What is Marital Status Discrimination?

What is Marital Status Discrimination?

Can an employer choose not to hire you because you’re single or fire you because you’re married? The answer to both of those questions is no – that’s considered marital status discrimination. This guide explains marital status discrimination and what you can do if you’ve been a victim of it.

What is Marital Status Discrimination?

Marital status discrimination occurs when an employer discriminates against you because you are – or because you aren’t – married. Though federal law doesn’t protect people against marital status discrimination, California law does. 

California law (specifically the Fair Employment and Housing Act, or FEHA) prohibits employers from discriminating against you based on your marital status. Employers may not, based on your marital status:

  • Refuse to hire you
  • Fire you or lay you off
  • Discriminate against you when it comes to terms, conditions or privileges of employment
  • Refuse to choose you for a training program
  • Fail to give you the same benefits that other employees get

Related: Questions employers can’t ask you during job interviews

What Relationships Count for Marital Status Discrimination?

For discrimination law purposes, employers can’t discriminate against you because you’re:

  • Married
  • Single
  • Divorced or had a marriage annulled
  • Married to a same-sex partner
  • Engaged
  • Separated from your spouse
  • In the process of divorcing your spouse
  • Widowed
  • Planning to eventually get married
  • Planning to never get married

Related: What can you do about sexual orientation discrimination?

Your marital status or future plans for marriage are none of your employer’s business. In fact, employers aren’t even allowed to ask you whether you’re married during a job interview (neither in person nor on a job application). That means employers aren’t allowed to ask you what your maiden name was (though they can ask you for names you’ve had in the past for purposes of a background investigation). 

Employers can’t ask you the question in a roundabout way, either, such as by asking your spouse’s name, occupation or age. 

Sometimes employers make these questions seem like part of everyday conversation. For example, an interviewer who spots your engagement ring may say, “Oh – you’re engaged? Congratulations! When’s your wedding?” Even if the interviewer didn’t mean anything by it and wouldn’t discriminate against you based on your marital status, they shouldn’t ask that type of question. If the interviewer believes that you’ll have to miss work for your honeymoon or have kids in the future and fails to hire you because of it, it may have been discriminatory and unlawful to ask the question in the first place.

Related: Can your employer require proof of COVID-19 vaccination?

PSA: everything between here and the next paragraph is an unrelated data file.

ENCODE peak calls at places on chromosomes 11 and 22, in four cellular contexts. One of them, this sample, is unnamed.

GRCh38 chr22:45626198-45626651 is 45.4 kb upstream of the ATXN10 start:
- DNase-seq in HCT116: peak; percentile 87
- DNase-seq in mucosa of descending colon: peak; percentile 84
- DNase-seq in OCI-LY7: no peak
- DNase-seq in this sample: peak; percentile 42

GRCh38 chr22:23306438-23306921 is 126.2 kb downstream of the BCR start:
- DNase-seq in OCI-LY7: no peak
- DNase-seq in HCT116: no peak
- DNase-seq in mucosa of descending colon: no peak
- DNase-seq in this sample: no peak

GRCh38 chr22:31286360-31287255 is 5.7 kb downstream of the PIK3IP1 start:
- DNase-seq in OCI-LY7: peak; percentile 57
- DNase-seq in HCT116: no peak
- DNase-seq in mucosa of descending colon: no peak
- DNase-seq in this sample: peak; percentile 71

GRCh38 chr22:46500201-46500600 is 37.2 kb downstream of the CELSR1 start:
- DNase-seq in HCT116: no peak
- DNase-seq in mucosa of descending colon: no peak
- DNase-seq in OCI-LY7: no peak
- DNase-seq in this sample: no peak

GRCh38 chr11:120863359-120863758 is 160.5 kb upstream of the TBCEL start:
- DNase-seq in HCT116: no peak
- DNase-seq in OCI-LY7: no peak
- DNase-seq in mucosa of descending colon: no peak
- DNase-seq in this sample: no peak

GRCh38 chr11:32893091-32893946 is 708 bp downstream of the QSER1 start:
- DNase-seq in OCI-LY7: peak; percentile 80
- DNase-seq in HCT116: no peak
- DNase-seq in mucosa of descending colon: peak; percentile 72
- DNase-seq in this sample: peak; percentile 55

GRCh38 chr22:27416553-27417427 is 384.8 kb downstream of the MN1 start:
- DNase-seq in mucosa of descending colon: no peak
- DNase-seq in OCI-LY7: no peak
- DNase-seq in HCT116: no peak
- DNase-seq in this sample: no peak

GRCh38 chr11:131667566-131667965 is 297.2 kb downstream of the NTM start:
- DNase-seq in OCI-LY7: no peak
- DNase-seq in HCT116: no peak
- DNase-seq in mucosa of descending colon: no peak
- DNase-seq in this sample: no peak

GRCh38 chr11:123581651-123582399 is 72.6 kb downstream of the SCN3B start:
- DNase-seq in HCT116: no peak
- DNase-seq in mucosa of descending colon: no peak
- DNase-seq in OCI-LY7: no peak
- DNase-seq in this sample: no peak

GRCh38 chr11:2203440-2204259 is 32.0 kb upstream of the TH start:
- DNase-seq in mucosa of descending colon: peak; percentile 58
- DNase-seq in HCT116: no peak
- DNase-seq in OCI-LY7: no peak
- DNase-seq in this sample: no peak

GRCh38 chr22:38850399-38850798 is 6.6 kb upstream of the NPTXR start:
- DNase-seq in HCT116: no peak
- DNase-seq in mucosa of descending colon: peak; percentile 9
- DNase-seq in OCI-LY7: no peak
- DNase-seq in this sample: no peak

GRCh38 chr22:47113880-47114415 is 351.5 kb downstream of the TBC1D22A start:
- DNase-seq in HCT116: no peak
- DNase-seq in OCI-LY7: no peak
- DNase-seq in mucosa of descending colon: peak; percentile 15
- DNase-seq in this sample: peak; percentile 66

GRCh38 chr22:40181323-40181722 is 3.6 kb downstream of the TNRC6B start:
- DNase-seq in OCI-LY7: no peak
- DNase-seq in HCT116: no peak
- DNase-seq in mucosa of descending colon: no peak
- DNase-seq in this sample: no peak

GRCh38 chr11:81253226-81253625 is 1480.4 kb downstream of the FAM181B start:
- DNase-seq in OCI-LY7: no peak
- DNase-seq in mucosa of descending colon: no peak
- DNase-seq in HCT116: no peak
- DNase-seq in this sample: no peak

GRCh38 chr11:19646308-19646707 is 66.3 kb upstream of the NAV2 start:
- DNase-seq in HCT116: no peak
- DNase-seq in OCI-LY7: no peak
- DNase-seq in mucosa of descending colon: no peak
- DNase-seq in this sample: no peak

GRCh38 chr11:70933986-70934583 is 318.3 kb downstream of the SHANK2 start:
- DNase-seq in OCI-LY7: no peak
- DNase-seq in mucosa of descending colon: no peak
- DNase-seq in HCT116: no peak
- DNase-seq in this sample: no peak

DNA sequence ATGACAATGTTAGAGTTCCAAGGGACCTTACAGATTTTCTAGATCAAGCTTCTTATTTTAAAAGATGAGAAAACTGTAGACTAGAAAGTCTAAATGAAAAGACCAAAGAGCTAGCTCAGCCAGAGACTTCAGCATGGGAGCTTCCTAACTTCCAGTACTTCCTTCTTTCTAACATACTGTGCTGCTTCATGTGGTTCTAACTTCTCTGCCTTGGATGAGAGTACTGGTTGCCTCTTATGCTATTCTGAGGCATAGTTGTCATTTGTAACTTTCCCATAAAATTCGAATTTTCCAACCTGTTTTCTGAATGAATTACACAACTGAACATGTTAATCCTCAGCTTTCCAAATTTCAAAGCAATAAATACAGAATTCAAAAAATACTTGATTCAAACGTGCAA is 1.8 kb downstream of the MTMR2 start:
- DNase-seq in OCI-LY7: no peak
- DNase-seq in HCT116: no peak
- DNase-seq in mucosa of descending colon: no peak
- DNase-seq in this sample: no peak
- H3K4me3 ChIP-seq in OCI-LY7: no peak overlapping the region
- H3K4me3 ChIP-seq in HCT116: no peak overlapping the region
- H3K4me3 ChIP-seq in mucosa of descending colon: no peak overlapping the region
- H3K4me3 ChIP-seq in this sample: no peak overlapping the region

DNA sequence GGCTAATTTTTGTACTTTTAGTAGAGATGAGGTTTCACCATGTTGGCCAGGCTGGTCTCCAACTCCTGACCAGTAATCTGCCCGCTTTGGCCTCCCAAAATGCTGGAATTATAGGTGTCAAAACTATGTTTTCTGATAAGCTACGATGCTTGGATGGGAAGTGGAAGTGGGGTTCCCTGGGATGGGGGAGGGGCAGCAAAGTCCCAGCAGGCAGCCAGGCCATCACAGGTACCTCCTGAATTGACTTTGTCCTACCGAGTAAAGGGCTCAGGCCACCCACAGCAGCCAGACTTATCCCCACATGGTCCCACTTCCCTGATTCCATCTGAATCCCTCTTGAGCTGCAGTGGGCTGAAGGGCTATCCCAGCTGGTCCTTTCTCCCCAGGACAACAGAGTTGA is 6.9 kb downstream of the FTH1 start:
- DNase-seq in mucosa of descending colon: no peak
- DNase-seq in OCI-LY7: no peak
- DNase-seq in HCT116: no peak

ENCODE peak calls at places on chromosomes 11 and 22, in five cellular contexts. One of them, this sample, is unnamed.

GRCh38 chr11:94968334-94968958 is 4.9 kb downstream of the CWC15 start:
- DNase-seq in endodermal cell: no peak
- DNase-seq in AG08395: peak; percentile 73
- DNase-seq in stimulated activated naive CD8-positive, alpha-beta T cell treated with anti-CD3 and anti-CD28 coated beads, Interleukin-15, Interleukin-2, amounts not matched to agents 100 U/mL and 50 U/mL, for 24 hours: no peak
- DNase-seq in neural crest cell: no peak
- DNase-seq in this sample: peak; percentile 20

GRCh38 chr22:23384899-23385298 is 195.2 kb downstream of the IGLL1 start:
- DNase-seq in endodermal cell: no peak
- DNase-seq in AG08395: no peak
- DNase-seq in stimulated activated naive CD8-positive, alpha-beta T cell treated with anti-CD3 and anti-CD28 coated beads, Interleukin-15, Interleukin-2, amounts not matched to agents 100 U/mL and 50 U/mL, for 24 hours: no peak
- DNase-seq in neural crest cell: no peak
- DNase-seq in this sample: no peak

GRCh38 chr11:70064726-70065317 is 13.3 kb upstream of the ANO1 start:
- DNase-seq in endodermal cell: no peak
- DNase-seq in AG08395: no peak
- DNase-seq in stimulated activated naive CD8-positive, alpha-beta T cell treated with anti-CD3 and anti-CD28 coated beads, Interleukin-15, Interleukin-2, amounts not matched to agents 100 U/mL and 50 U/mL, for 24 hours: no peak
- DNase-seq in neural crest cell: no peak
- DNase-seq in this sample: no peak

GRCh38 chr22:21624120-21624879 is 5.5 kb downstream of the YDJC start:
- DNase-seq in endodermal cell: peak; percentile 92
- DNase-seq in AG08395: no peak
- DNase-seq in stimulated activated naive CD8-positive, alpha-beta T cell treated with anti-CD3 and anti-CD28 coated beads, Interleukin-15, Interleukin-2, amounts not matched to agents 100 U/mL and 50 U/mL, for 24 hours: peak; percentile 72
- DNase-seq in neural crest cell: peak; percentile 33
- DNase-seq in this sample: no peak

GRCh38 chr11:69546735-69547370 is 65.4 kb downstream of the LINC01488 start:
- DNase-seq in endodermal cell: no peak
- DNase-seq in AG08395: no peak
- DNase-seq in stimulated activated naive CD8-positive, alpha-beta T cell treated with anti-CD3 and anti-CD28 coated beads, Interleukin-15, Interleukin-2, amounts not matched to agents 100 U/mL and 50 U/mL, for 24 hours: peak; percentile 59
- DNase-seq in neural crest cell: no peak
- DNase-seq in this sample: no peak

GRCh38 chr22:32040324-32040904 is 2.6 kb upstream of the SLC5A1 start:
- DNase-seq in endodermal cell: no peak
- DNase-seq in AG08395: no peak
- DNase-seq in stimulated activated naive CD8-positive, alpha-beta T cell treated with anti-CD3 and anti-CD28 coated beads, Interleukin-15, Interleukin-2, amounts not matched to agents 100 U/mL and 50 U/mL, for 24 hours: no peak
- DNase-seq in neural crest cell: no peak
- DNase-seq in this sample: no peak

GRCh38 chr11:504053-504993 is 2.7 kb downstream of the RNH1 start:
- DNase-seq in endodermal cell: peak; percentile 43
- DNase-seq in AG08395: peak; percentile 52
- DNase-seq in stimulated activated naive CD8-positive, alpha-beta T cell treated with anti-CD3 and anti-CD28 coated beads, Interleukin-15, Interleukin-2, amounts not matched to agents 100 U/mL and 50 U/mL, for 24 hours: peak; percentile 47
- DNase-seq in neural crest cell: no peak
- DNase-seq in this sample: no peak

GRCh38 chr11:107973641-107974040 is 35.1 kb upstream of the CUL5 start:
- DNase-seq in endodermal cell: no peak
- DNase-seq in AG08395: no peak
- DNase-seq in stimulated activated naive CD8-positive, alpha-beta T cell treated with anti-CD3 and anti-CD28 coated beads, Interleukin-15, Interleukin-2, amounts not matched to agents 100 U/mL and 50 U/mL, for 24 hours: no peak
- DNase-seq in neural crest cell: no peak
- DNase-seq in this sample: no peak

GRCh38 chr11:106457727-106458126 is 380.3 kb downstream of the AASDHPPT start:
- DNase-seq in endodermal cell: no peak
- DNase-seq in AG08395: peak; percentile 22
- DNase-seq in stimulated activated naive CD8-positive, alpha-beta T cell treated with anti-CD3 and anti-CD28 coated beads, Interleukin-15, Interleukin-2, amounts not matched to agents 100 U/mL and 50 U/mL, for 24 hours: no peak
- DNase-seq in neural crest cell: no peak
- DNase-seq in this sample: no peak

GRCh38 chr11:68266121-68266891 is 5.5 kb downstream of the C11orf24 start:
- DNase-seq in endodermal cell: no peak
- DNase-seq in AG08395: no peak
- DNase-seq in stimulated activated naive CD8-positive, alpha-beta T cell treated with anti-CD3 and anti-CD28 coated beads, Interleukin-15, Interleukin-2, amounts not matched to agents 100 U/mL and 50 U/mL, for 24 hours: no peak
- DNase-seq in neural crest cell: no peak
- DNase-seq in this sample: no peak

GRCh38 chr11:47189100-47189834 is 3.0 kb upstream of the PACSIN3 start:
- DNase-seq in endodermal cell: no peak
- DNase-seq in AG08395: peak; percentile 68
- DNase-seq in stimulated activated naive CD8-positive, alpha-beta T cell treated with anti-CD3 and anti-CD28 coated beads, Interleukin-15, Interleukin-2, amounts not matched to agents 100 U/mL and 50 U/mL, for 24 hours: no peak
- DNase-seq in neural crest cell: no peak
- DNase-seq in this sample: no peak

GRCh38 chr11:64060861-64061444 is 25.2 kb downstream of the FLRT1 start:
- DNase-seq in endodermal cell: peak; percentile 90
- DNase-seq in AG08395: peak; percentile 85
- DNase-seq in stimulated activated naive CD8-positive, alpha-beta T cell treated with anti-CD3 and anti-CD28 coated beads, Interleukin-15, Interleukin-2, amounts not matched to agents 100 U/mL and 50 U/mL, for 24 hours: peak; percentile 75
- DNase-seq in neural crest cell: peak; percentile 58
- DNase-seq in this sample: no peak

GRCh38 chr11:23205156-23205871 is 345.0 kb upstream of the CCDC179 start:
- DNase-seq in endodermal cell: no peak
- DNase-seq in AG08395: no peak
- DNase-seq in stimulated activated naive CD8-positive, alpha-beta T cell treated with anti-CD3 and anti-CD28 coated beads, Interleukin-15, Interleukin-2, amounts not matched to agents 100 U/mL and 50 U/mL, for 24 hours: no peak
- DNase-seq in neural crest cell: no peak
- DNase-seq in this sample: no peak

Getting Fired

How Can You Tell if You’ve Been Discriminated Against Based on Your Marital Status?

It can be tough to tell if an employer has discriminated against you based on your marital status. However, you may have been discriminated against if an employer:

  • Demoted you
  • Denied you a promotion or benefits
  • Fired you
  • Forced you to quit
  • Harassed you 
  • Paid you less than others who are equally qualified but in a different marital status
  • Refused to choose you to participate in a training program
  • Refused to hire you

If other employees who are in a different marital status than you receive different treatment, it may indicate that your employer is discriminating against you. For example, if an employer frequently asks you to work on holidays because other employees have families, it may be discriminating against you due to your unmarried or single status. Employers are not allowed to make your working conditions different from those of your coworkers based on your marital status.

Related: Transgender discrimination in the workplace

Can You Sue an Employer for Marital Status Discrimination?

You may be entitled to sue your employer over marital status discrimination. However, you and your attorney must prove that your employer did, in fact, discriminate against you due to your marital status. That means you’ll most likely need some type of documentation that proves your employer treated you differently from employees with a different marital status than yours.

Related: Can I sue for…?

Do You Need to Talk to an Attorney About Marital Status Discrimination?

The best way to find out whether you have grounds to sue your employer for marital status discrimination is to schedule a free consultation with an experienced workplace discrimination attorney in Los Angeles.

Call our office at 818-230-8380 or fill out the form below to schedule your free consultation. Tell us why you believe your employer (or a potential employer) discriminated against you based on your marital status; we’ll ask you some questions and give you the legal guidance you need to start moving forward.


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